Jaewoo Song

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This post is the review of the publication, Holtzman, A., Buys, J., Du, L., Forbes, M., & Choi, Y. (2019). The curious case of neural text degeneration.

This paper compares various decoding algorithms used in NLG(Natural Language Generation) and discusses what should be implemented to make the best outputs with decent quality and diversity.

The authors propose a new suggestion, called Nucleus Sampling.

Currently, it seems to be the best available decoding method from the perspective of both quality and diversity.

What is “degeneration”?

First, let’s specify what the word “degeneration” means in this context.

In NLG, we need to consider two properties of a generated text, “quality” and “diversity”.

Quality means how the output is “well-constructed” considering overall contexts or conditions.

In other words, a good quality text should be relevant and coherent to the context.

On the other hand, diversity means how the generated result has diverse and various expressions or vocabularies.

If the model just imitates learned results from the training set, we cannot say that this generation task is successful especially in open-ended tasks like story generation or text continuation, etc.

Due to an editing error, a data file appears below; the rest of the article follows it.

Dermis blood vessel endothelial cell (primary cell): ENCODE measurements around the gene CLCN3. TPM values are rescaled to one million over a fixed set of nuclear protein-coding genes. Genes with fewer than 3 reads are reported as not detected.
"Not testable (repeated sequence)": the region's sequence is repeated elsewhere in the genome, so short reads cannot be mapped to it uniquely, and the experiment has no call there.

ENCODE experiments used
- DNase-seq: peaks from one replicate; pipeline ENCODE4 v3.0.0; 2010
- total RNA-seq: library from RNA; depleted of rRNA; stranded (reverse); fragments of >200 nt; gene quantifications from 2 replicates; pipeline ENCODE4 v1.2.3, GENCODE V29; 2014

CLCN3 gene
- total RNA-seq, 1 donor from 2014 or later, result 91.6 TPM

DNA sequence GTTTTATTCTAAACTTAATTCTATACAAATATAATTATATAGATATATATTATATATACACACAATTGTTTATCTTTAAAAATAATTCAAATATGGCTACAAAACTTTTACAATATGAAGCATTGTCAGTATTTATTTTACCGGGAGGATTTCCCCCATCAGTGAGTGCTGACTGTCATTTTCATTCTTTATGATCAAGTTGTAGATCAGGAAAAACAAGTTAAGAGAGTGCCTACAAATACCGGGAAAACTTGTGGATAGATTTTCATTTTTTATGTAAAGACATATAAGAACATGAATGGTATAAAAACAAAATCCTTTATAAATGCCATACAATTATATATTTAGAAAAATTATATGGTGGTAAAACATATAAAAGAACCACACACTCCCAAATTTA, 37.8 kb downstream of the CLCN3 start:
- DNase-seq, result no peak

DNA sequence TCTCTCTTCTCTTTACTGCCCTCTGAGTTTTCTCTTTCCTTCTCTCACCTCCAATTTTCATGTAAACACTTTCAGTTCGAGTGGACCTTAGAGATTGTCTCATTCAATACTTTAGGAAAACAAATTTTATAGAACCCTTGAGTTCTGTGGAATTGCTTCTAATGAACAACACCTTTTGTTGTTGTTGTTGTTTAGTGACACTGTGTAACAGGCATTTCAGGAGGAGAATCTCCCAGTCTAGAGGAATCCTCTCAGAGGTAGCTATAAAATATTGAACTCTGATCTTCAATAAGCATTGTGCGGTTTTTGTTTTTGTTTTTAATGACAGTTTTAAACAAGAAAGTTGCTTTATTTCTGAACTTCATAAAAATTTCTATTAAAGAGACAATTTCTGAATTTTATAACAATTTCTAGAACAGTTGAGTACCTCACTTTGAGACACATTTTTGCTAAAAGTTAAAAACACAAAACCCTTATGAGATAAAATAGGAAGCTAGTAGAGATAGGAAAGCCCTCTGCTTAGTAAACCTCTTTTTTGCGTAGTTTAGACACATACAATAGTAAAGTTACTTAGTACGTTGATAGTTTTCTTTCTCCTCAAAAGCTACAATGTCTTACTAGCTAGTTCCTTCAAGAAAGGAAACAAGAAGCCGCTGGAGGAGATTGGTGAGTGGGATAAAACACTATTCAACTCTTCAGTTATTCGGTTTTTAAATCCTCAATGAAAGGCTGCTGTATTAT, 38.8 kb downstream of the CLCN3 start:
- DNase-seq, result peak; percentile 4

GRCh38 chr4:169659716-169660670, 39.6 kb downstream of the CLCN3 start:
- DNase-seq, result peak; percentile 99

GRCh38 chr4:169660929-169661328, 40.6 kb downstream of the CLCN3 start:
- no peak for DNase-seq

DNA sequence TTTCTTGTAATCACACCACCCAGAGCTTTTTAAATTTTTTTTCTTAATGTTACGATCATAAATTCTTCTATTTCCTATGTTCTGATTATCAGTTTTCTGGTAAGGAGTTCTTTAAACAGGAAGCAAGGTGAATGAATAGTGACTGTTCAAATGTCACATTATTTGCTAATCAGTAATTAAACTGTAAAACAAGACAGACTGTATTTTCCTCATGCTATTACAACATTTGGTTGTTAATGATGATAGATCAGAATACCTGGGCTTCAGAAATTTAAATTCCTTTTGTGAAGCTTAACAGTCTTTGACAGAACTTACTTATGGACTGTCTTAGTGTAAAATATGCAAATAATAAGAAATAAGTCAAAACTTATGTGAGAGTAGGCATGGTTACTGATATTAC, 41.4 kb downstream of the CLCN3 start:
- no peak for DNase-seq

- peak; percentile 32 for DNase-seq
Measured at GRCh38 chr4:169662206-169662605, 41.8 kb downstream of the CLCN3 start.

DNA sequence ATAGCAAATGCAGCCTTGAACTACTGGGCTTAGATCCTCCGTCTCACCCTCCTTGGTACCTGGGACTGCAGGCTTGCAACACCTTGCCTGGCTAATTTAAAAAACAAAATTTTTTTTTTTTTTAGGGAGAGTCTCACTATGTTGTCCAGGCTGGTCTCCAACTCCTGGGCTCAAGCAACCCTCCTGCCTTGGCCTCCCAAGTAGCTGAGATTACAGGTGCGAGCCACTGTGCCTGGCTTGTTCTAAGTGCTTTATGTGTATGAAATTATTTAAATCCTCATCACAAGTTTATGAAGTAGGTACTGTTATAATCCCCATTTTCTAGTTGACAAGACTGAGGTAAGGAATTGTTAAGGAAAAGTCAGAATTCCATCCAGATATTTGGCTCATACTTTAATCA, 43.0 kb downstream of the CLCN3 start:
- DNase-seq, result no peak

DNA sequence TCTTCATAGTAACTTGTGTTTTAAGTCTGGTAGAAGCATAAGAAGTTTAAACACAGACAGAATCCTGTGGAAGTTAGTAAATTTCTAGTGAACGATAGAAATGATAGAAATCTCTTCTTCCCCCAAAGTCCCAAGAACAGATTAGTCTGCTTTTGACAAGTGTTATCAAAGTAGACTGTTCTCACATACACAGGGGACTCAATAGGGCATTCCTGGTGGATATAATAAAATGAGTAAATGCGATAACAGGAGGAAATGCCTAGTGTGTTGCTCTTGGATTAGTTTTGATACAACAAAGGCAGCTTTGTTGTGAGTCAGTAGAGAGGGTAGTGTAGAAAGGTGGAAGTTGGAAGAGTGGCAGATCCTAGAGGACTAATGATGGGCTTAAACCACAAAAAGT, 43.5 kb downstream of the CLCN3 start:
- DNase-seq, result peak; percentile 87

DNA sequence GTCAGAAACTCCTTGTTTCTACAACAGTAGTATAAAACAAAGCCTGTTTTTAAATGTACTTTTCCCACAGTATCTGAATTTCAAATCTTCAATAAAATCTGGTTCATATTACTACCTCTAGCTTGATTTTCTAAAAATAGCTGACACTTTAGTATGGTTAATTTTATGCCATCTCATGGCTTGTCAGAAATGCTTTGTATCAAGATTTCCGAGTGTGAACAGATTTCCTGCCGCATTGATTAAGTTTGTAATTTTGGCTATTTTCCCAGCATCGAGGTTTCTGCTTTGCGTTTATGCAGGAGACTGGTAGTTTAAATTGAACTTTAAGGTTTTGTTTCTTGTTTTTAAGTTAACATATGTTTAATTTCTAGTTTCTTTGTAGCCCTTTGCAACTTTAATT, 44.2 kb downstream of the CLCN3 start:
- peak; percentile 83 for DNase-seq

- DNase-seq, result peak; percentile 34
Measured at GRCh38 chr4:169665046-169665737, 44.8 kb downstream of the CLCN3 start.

So achieving both quality and diversity is the ultimate goal of all generation tasks.

Degeneration is described in this paper as meaning the case in which such quality or diversity is not achieved, which is stated in the paper as “output text that is bland, incoherent, or gets stuck in repetitive loops”.

The failure in quality can be results with incoherent meaning or context and that in diversity can be the case that exact same sentences in the dataset are generated or repetitive phrases come out endlessly at worst.

This is the example of text degeneration situation given by the paper.

As we can see, the left example fell into infinite repetition, which is a drawback of high-probability based decoding and the failure in diversity.

And the right case shows us that too much focus on diversity makes gibberish severely irrelevant to previous contents, which is the failure in quality.

I will discuss the difference among various decoding algorithms in the view of each strength/weakness of quality and diversity later.